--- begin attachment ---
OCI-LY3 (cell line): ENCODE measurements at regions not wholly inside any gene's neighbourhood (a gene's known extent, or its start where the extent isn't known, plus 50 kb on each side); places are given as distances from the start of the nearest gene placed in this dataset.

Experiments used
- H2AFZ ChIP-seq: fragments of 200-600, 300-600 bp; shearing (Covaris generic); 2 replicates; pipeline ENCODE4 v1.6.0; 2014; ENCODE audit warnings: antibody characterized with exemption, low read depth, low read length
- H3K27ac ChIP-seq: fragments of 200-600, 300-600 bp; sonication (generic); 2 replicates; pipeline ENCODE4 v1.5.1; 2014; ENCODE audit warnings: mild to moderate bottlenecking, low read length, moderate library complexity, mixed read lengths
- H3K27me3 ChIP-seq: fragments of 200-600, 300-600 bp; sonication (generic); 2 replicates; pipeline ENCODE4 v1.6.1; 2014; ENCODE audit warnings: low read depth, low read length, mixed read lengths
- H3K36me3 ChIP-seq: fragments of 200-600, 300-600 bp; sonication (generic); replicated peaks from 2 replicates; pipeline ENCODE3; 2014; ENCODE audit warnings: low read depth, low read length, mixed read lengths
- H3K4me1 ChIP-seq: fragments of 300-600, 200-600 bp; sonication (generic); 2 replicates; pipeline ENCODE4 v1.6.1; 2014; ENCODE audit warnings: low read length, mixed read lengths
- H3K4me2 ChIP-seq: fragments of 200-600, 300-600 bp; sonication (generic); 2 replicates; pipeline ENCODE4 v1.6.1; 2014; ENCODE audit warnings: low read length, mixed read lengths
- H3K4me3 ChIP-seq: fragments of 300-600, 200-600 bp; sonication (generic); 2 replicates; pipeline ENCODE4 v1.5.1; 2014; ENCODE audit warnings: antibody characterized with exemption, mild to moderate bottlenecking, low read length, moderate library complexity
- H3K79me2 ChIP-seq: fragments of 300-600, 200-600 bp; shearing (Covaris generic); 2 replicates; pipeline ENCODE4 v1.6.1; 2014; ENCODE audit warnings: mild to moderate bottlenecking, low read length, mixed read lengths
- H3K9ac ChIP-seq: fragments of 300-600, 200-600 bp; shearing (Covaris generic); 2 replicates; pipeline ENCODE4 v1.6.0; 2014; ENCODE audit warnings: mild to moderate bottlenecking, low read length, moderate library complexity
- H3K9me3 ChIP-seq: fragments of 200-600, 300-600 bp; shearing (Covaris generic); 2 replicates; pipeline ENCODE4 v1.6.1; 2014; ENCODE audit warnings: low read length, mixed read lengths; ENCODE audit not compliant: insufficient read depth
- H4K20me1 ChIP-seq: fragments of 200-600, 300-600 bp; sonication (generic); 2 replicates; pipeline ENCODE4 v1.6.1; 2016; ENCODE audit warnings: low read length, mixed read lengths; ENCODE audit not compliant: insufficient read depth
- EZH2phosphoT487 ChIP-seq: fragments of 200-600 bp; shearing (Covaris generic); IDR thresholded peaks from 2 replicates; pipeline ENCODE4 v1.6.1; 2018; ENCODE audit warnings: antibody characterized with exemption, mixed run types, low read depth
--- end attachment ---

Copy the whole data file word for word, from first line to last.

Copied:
OCI-LY3 (cell line): ENCODE measurements at regions not wholly inside any gene's neighbourhood (a gene's known extent, or its start where the extent isn't known, plus 50 kb on each side); places are given as distances from the start of the nearest gene placed in this dataset.

Experiments used
- H2AFZ ChIP-seq: fragments of 200-600, 300-600 bp; shearing (Covaris generic); 2 replicates; pipeline ENCODE4 v1.6.0; 2014; ENCODE audit warnings: antibody characterized with exemption, low read depth, low read length
- H3K27ac ChIP-seq: fragments of 200-600, 300-600 bp; sonication (generic); 2 replicates; pipeline ENCODE4 v1.5.1; 2014; ENCODE audit warnings: mild to moderate bottlenecking, low read length, moderate library complexity, mixed read lengths
- H3K27me3 ChIP-seq: fragments of 200-600, 300-600 bp; sonication (generic); 2 replicates; pipeline ENCODE4 v1.6.1; 2014; ENCODE audit warnings: low read depth, low read length, mixed read lengths
- H3K36me3 ChIP-seq: fragments of 200-600, 300-600 bp; sonication (generic); replicated peaks from 2 replicates; pipeline ENCODE3; 2014; ENCODE audit warnings: low read depth, low read length, mixed read lengths
- H3K4me1 ChIP-seq: fragments of 300-600, 200-600 bp; sonication (generic); 2 replicates; pipeline ENCODE4 v1.6.1; 2014; ENCODE audit warnings: low read length, mixed read lengths
- H3K4me2 ChIP-seq: fragments of 200-600, 300-600 bp; sonication (generic); 2 replicates; pipeline ENCODE4 v1.6.1; 2014; ENCODE audit warnings: low read length, mixed read lengths
- H3K4me3 ChIP-seq: fragments of 300-600, 200-600 bp; sonication (generic); 2 replicates; pipeline ENCODE4 v1.5.1; 2014; ENCODE audit warnings: antibody characterized with exemption, mild to moderate bottlenecking, low read length, moderate library complexity
- H3K79me2 ChIP-seq: fragments of 300-600, 200-600 bp; shearing (Covaris generic); 2 replicates; pipeline ENCODE4 v1.6.1; 2014; ENCODE audit warnings: mild to moderate bottlenecking, low read length, mixed read lengths
- H3K9ac ChIP-seq: fragments of 300-600, 200-600 bp; shearing (Covaris generic); 2 replicates; pipeline ENCODE4 v1.6.0; 2014; ENCODE audit warnings: mild to moderate bottlenecking, low read length, moderate library complexity
- H3K9me3 ChIP-seq: fragments of 200-600, 300-600 bp; shearing (Covaris generic); 2 replicates; pipeline ENCODE4 v1.6.1; 2014; ENCODE audit warnings: low read length, mixed read lengths; ENCODE audit not compliant: insufficient read depth
- H4K20me1 ChIP-seq: fragments of 200-600, 300-600 bp; sonication (generic); 2 replicates; pipeline ENCODE4 v1.6.1; 2016; ENCODE audit warnings: low read length, mixed read lengths; ENCODE audit not compliant: insufficient read depth
- EZH2phosphoT487 ChIP-seq: fragments of 200-600 bp; shearing (Covaris generic); IDR thresholded peaks from 2 replicates; pipeline ENCODE4 v1.6.1; 2018; ENCODE audit warnings: antibody characterized with exemption, mixed run types, low read depth